Faculty, regents to consult on tenure

by Jennifer Niemela

The Board of Regents agreed to a faculty offer to discuss tenure Friday before union elections take place next week.
The offer, included in a Jan. 9 letter to the board from members of the Faculty Consultative Committee, the American Association of University Professors and the University Faculty Alliance, invited regents to discuss changes to the tenure codes at Morris and the Law School.
The Sullivan II compromise tenure code was passed for the Law School and Morris in November and includes parts of earlier faculty and regents’ proposals. Regents and faculty groups will only discuss amendments to Sullivan II as implemented at Morris and the Law School that were proposed to the Faculty Senate on Jan. 23.
“We’re excited to host this meeting,” said V. Rama Murthy, president of the Twin Cities chapter of the American Association of University Professors. “I think this is a good beginning to the tenure negotiations.”
The changes proposed by the senate include an amendment to the section dealing with departmental termination. The Faculty Senate is proposing that, in the event of a program’s termination, the University would attempt to relocate the faculty to other teaching positions within their fields. If the relocation involved a move between campuses, the University would provide for travel or moving expenses.
In an e-mail message to faculty Friday, Murthy said resolution of this issue would lead to a request that the Bureau of Mediation Services lift the status quo order that has kept regents from discussing tenure with faculty groups.
“This offer reflected our firm belief that settling the issue … is in our best interests,” the e-mail message said.
In other developments Friday, University President Nils Hasselmo sent Murthy and faculty alliance chairman Tom Walsh a letter chastising them for offering to drop charges of unfair election practices in the Academic Health Center union drive last fall in exchange for a neutral stance on the upcoming faculty union election. The AAUP and the alliance made the offer early last week in a letter to Hasselmo.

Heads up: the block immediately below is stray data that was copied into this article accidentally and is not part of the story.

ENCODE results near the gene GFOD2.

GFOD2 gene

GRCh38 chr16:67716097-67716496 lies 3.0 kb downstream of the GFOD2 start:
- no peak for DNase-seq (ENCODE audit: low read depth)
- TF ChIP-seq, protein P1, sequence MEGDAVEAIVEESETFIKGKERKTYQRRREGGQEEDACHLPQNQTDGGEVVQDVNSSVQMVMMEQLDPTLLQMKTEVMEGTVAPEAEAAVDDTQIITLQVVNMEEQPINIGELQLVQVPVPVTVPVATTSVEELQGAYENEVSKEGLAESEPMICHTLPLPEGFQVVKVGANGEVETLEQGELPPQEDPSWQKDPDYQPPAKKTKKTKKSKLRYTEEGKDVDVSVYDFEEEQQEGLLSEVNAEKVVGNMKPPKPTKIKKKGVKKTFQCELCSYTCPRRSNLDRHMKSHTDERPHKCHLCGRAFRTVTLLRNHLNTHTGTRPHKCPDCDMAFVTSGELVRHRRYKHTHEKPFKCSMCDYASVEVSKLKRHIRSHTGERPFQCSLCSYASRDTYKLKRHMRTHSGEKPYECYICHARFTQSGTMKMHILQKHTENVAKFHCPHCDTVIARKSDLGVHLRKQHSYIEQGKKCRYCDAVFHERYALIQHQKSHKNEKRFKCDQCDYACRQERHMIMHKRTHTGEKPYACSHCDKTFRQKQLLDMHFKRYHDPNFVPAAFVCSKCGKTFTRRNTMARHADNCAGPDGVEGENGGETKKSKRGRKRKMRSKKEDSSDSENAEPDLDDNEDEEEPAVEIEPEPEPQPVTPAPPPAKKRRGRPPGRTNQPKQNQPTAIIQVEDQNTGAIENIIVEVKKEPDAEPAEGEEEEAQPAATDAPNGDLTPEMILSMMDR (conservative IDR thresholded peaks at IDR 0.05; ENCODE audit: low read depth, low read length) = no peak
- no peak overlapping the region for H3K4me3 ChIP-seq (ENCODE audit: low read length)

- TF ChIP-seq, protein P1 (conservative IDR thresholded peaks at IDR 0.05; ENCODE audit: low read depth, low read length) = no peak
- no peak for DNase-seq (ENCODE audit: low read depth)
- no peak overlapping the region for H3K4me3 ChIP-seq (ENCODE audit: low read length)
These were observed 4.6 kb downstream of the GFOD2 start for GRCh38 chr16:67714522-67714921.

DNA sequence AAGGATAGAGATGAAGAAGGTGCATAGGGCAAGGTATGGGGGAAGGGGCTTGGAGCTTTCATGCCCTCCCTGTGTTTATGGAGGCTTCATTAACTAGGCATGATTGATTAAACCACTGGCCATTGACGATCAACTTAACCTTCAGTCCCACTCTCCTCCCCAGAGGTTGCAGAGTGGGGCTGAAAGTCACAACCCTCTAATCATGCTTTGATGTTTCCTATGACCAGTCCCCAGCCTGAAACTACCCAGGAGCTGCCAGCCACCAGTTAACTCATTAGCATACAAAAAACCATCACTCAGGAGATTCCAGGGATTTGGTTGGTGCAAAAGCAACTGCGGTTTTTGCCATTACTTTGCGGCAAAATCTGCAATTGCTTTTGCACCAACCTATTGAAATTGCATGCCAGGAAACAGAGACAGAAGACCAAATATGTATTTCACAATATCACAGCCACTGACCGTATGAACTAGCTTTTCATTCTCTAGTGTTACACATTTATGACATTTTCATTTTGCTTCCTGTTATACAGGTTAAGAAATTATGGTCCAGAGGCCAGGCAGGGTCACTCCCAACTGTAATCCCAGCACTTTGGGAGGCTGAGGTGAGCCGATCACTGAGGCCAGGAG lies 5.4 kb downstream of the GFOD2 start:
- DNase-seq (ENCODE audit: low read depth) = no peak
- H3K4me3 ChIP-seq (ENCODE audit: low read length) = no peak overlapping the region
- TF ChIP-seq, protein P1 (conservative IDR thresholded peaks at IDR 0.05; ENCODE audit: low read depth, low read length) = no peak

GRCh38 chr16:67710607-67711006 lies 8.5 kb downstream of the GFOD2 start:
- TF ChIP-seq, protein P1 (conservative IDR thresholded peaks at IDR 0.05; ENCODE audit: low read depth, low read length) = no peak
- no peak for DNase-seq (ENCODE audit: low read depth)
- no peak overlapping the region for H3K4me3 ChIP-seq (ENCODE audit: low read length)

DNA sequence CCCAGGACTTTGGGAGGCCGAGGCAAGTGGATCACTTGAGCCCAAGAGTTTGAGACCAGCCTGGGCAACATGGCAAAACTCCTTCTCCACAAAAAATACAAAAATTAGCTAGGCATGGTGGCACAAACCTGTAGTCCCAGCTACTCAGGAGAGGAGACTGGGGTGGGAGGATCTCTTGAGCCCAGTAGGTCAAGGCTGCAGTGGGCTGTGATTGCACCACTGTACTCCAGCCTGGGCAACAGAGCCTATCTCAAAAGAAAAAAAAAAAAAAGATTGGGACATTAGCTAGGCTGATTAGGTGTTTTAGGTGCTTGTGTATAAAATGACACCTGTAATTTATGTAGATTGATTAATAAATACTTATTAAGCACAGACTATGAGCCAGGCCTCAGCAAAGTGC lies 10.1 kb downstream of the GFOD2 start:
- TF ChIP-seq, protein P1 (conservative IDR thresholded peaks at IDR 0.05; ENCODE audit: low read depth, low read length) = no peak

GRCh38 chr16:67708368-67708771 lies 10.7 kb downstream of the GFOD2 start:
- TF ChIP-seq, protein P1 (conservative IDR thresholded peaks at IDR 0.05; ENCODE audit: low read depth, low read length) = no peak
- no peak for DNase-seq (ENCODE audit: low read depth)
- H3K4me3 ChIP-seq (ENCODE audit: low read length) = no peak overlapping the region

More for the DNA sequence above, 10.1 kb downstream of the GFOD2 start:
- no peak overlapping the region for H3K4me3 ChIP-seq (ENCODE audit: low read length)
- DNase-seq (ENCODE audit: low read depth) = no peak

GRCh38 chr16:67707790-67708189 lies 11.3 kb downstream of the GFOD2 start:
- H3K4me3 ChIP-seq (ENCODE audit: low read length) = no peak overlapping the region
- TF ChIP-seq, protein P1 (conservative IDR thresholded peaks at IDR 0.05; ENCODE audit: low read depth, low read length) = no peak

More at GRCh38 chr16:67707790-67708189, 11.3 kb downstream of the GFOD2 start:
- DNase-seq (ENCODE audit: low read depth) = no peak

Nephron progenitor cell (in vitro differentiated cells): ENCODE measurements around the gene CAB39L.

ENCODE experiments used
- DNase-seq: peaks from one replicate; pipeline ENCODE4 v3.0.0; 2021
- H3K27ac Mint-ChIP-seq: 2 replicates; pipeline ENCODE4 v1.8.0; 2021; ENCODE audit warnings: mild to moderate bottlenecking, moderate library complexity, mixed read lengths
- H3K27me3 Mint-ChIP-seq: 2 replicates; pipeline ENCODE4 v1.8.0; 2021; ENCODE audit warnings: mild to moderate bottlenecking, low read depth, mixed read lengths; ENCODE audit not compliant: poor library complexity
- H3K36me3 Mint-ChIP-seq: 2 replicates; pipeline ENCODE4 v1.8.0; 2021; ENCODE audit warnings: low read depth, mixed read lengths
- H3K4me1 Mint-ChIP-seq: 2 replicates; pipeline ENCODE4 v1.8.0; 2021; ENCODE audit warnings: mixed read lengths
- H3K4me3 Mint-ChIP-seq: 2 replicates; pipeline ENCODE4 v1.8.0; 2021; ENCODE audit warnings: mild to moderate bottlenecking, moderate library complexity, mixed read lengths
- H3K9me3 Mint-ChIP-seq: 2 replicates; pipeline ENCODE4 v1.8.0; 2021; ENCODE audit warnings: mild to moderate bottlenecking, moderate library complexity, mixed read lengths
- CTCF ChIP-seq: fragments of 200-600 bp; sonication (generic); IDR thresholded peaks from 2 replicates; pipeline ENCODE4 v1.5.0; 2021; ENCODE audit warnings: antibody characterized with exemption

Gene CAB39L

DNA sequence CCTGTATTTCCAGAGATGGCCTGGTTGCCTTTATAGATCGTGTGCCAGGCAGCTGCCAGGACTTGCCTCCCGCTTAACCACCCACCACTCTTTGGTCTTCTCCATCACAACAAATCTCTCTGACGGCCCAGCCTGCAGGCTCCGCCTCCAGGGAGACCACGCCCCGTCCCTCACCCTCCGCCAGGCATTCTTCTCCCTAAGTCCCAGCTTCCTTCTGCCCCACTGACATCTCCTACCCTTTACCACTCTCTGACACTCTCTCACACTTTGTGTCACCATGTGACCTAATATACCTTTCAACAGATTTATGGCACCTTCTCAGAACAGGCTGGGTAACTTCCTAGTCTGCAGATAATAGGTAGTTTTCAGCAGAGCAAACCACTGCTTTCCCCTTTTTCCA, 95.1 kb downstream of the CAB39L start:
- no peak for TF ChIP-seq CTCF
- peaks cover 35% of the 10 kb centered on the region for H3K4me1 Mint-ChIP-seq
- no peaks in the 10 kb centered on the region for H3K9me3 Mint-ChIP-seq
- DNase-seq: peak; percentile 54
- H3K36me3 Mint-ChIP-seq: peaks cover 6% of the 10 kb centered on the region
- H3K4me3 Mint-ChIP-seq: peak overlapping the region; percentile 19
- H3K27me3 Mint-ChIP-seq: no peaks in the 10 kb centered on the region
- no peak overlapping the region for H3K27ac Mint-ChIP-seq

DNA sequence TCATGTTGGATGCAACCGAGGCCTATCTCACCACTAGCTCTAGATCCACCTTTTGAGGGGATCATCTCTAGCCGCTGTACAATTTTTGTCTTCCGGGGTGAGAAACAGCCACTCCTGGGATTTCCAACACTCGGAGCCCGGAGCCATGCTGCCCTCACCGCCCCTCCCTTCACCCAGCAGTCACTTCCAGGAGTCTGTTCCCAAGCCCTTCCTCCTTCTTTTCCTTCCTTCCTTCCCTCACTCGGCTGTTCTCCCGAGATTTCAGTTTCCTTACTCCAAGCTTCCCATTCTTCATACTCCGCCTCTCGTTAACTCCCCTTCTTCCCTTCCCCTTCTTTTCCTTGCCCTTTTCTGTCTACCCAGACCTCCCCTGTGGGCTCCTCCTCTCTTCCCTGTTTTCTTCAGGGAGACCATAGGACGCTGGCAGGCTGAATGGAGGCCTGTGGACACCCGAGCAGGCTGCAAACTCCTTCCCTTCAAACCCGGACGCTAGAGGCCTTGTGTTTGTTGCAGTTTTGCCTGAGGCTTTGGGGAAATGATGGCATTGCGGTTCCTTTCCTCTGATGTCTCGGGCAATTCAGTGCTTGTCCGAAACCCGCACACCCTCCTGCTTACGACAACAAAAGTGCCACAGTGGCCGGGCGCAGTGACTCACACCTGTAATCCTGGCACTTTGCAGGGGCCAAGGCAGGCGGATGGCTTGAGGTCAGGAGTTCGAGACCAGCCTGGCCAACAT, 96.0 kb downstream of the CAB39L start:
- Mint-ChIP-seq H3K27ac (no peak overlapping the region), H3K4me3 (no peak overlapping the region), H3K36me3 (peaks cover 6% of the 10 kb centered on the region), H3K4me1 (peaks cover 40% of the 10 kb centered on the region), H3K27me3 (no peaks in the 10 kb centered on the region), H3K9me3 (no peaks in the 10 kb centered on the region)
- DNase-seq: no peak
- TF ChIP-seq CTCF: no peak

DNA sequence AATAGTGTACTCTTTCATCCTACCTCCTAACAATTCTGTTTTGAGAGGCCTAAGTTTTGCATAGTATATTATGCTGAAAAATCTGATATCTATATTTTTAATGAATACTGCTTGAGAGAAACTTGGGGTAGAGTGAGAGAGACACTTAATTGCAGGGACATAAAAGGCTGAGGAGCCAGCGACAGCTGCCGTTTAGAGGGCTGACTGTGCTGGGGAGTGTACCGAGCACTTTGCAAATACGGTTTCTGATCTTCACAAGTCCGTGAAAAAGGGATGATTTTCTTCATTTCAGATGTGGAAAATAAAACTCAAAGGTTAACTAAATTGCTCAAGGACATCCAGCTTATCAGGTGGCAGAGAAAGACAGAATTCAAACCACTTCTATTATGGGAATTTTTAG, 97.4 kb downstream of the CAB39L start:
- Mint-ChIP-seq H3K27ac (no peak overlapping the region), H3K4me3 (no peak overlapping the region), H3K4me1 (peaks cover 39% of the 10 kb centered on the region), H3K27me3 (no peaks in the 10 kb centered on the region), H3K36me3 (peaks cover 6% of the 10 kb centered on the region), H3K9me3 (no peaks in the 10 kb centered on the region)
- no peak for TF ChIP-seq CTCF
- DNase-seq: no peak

The faculty organizations allege unfair election practices by various administrators during the AHC union drive last fall, including e-mail messages to faculty encouraging them not to drive for a union election. The mediation bureau has scheduled the AHC election hearing for March 4, 5, and 6.
“I would fight like hell to remove those objections if the administration (would commit to neutrality on the union election),” Murthy said.
In his letter, Hasselmo denied that administrators had engaged in unfair election practices.
“I will not allow the University to engage in plea-bargain’-type tactics which leave the impression that these individuals have somehow violated our state’s labor laws,” Hasselmo said in his letter. “These individuals have nothing to fear from a BMS hearing if the (faculty alliance) insists on having one.”
Hasselmo said the administration’s and regents’ views on faculty unionization are clear and that a “new… negotiation with the (faculty alliance) on the meaning of neutrality’ in the last few days (before the union election) would lead to unnecessary confusion.”
The faculty union campaign, which is being spearheaded jointly by the AAUP and the alliance, has also run into trouble regarding the use of the AAUP’s acronym. The University last week filed a motion with the mediation service that the AAUP is illegally associating itself with the union drive. Last fall when the faculty filed union cards, the only organization on the cards was the faculty alliance. The AAUP has twice asked the mediation service if they could associate themselves with the union drive and be on the union ballot, but both times the request was denied.
“If you want to organize a union, you must have the faculty OK,” University attorney Mark Rotenberg said. “The campaign is misleading; the voters need to know who they’re voting for.”
Walsh said the mediation service should have recognized that the two organizations are affiliated.
“(The University) is trying to prevent correct representation,” he said. “They’re trying to pretend an agreement (between the AAUP and the faculty alliance) doesn’t exist.”
Murthy claims that the University acknowledges the affiliation between the two groups by using the AAUP acronym in their correspondence.
“This is a campaign tactic (by the University),” he said. “(The AAUP and the faculty alliance) made an agreement to merge union campaigns way back in September.”